Akins served on the Ashland city council from 2018-2020, and spent the last two years as mayor, after being elected in November of 2020. The mayor of Ashland serves a four-year term, which would have come up for election in 2024.
In her letter, Akins didn’t provide a specific reason she’s leaving. In a statement on the city’s website she wrote: “It’s important to admit when it’s time and for me it’s time.” She did not respond to multiple requests for comment.
“We usually meet on Mondays every week and so I was looking forward to our meeting this week and preparing for it,” City Manager Joe Lessard said, adding the announcement was unexpected. “I’m sure she had some real soul searching and decided that it was time for her to make a change.”
As mayor, Akins helped launch the Social Equity and Racial Justice Commission last year and helped the city recover from the Almeda Fire in 2020.
She has a long history as a journalist in Southern Oregon, having spent over five years as the news director of KOBI-TV, a reporter for the Medford Mail Tribune and a producer at Southern Oregon PBS.
Akins leaves office at a time when the city is addressing a $3 million budget shortfall. Last year, city staff decided the mayor and councilmember’s health benefits would be cut because they couldn’t find a source in city documents that outlined those benefits.
Lessard said Akins will be leaving behind some priorities she’s advocated for, including finding a permanent location for the emergency weather shelter. But he said all of the projects she’s worked on have the backing of city staff, and those staff will be able to continue that work without her.
According to the Ashland city charter, the mayor’s position will be filled within 60 days of its vacancy through an election by the city council. That person will remain mayor until the next election.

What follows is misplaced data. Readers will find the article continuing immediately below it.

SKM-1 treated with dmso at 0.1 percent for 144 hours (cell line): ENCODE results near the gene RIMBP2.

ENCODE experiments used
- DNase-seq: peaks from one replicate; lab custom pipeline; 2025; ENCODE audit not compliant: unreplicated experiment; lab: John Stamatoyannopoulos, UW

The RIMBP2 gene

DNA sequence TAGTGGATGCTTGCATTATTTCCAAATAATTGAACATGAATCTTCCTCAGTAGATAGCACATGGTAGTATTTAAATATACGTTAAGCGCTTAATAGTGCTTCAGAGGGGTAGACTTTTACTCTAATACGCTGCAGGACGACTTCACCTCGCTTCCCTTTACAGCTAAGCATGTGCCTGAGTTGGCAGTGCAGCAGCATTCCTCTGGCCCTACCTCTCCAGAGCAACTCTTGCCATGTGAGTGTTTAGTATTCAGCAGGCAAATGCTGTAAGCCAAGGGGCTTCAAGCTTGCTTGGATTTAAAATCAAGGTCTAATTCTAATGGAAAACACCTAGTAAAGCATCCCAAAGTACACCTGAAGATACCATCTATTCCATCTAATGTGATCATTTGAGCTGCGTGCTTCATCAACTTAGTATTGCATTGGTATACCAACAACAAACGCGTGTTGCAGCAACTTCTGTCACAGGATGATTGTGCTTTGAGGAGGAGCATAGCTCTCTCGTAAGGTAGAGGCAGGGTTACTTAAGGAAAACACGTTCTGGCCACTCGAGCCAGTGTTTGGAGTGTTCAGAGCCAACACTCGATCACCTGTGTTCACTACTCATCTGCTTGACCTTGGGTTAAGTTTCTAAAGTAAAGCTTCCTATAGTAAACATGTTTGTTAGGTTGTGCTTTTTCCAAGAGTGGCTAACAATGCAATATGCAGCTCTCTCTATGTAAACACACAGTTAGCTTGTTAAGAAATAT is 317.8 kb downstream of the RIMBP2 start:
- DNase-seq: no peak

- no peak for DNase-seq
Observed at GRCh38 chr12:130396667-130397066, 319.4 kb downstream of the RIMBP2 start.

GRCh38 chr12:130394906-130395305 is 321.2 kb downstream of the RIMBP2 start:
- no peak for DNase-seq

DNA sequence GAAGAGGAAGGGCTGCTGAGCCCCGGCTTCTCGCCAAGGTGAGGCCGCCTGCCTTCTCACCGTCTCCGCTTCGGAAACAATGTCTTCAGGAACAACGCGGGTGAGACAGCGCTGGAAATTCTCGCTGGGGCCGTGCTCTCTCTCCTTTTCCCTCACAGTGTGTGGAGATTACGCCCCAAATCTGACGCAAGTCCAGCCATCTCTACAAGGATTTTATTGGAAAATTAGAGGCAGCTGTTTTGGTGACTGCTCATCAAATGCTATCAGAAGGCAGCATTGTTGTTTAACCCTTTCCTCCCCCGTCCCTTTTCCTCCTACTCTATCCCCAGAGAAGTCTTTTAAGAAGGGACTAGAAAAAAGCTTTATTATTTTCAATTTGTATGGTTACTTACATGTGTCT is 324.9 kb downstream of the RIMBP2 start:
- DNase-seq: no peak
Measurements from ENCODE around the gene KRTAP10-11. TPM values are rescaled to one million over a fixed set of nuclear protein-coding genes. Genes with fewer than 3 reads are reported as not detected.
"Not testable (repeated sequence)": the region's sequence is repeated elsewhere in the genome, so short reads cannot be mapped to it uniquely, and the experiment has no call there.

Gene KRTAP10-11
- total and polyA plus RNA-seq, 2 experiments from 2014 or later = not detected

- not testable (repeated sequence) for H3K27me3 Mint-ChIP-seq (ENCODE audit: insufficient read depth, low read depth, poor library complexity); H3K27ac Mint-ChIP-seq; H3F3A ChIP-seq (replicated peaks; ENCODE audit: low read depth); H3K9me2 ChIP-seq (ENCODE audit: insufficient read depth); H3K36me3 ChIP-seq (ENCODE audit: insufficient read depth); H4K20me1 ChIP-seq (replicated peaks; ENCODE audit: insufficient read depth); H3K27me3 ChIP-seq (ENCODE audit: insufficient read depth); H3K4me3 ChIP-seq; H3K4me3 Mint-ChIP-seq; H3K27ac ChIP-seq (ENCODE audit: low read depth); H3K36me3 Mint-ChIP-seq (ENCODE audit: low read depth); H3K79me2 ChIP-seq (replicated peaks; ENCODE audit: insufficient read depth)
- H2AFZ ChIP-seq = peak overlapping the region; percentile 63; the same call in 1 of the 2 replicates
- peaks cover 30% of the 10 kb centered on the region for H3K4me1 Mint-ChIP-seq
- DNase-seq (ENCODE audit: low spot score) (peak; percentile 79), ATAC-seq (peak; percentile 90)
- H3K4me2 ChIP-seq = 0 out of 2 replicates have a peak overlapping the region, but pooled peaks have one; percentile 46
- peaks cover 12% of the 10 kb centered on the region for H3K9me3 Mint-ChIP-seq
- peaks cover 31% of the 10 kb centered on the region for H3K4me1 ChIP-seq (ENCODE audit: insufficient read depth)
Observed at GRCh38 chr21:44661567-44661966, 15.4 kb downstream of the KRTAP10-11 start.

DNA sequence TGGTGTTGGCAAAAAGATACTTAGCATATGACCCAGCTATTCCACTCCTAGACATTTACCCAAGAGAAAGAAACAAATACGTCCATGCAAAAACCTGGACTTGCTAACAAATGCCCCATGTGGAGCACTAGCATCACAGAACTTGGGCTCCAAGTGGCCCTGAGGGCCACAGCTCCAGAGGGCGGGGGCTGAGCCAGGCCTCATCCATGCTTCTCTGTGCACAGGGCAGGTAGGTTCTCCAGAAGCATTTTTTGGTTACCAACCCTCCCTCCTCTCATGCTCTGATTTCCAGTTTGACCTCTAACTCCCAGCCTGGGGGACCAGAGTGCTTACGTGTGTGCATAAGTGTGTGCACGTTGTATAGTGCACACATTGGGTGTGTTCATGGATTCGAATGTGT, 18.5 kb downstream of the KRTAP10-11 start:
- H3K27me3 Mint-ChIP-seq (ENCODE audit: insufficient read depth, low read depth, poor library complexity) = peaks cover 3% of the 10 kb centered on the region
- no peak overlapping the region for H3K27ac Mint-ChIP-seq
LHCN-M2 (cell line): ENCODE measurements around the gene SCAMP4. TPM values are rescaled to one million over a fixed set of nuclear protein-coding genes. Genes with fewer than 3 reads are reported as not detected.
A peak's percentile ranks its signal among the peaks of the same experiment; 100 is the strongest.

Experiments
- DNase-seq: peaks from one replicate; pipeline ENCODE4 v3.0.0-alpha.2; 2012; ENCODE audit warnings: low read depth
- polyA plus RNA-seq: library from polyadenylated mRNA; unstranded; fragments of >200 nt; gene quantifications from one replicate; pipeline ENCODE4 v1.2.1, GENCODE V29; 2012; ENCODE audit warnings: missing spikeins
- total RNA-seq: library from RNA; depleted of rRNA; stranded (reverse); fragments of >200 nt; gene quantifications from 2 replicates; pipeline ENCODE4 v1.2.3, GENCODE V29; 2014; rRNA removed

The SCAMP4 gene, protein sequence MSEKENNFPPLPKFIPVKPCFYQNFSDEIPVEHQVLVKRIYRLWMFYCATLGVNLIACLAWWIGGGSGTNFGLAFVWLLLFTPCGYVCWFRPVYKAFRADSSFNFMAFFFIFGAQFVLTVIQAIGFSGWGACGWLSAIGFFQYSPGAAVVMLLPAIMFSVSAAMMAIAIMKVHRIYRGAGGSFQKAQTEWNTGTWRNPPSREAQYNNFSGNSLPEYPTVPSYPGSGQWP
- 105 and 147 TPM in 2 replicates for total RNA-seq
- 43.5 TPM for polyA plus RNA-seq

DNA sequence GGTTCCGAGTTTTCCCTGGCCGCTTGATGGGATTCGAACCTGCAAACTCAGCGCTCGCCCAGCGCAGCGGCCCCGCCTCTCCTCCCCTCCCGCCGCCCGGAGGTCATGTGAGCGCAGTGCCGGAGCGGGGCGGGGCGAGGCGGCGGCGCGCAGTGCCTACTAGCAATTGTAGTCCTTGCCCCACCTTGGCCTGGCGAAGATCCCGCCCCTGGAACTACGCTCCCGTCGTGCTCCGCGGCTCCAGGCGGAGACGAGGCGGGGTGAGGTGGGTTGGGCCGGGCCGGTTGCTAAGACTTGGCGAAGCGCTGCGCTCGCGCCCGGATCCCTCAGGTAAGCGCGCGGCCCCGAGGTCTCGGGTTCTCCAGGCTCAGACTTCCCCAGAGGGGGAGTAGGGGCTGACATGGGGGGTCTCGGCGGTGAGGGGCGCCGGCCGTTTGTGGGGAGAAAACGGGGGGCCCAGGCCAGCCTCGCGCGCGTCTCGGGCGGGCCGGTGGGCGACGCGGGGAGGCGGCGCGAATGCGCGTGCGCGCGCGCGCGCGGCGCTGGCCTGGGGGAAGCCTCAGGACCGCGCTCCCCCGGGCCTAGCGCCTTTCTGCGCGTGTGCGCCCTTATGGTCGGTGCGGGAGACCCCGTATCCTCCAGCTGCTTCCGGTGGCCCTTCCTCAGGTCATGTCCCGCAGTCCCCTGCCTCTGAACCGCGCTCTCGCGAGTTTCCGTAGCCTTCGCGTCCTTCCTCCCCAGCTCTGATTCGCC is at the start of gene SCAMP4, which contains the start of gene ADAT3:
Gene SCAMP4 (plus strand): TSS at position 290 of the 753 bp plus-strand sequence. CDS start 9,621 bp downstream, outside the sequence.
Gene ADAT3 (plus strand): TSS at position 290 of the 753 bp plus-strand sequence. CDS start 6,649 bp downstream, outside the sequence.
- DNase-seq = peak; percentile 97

Lessard says in the past, vacant positions have been filled by an application process, with interested people sending an application to the city council for consideration.
“I don’t know the particular details of how the process will go,” said Ashland City Councilor Tonya Graham, who ran against Akins for mayor in 2020. “None of us have been in this situation in replacing a sitting mayor. So we’re going to have to follow the protocols that are in place and have a discussion as a council.”
Graham said it’s too early in the process to speculate on who might replace Akins to finish out her term.
Julie Akins’ full statement announcing her resignation:
Fellow Councilors, the people of Ashland and Joe Lessard,
Today I am submitting my resignation, effective Friday, January 27th at the close of business.
I’ve served the community as a volunteer legislator for four years, two years as a city councilor and two years as your mayor. I’m proud of certain accomplishments: Creating the Social Equity and Racial Justice Committee, changing the focus to housing, funding emergency shelter for vulnerable populations, moving our community through the pandemic and the Almeda fire, working toward a sustainable budget and setting an agenda of transparency.
I’ve been honored to serve the people of Ashland as your elected mayor, an honor afforded few, and I have appreciated the support of the people. But it’s important to admit when it’s time and for me it’s time.
I hope I leave behind the understanding it’s possible to be kind and caring but firm and clear.
I would also like to thank my husband Leo who sacrificed so much in order for me to do this kind of volunteerism in our community and toward our shared values. And I look forward to spending more time with him, with my family and in rebuilding my career, which I love. To the people of Ashland: You will see me around and my heart remains open to you.
Take care of each other.